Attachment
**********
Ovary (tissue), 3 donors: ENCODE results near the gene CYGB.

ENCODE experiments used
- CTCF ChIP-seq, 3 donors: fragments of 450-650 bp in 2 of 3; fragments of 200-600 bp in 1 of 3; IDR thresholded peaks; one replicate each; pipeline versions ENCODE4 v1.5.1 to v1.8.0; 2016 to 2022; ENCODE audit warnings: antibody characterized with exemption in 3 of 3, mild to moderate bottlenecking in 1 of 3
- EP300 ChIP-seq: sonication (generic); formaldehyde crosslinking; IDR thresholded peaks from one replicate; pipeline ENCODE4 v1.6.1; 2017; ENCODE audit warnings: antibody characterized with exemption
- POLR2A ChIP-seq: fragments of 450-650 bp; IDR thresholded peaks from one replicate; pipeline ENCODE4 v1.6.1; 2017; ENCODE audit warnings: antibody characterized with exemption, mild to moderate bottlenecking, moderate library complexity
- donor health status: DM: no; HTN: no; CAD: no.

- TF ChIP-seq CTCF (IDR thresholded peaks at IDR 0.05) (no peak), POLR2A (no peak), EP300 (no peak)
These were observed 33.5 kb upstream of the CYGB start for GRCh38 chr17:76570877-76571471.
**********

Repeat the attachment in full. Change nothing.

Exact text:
Ovary (tissue), 3 donors: ENCODE results near the gene CYGB.

ENCODE experiments used
- CTCF ChIP-seq, 3 donors: fragments of 450-650 bp in 2 of 3; fragments of 200-600 bp in 1 of 3; IDR thresholded peaks; one replicate each; pipeline versions ENCODE4 v1.5.1 to v1.8.0; 2016 to 2022; ENCODE audit warnings: antibody characterized with exemption in 3 of 3, mild to moderate bottlenecking in 1 of 3
- EP300 ChIP-seq: sonication (generic); formaldehyde crosslinking; IDR thresholded peaks from one replicate; pipeline ENCODE4 v1.6.1; 2017; ENCODE audit warnings: antibody characterized with exemption
- POLR2A ChIP-seq: fragments of 450-650 bp; IDR thresholded peaks from one replicate; pipeline ENCODE4 v1.6.1; 2017; ENCODE audit warnings: antibody characterized with exemption, mild to moderate bottlenecking, moderate library complexity
- donor health status: DM: no; HTN: no; CAD: no.

- TF ChIP-seq CTCF (IDR thresholded peaks at IDR 0.05) (no peak), POLR2A (no peak), EP300 (no peak)
These were observed 33.5 kb upstream of the CYGB start for GRCh38 chr17:76570877-76571471.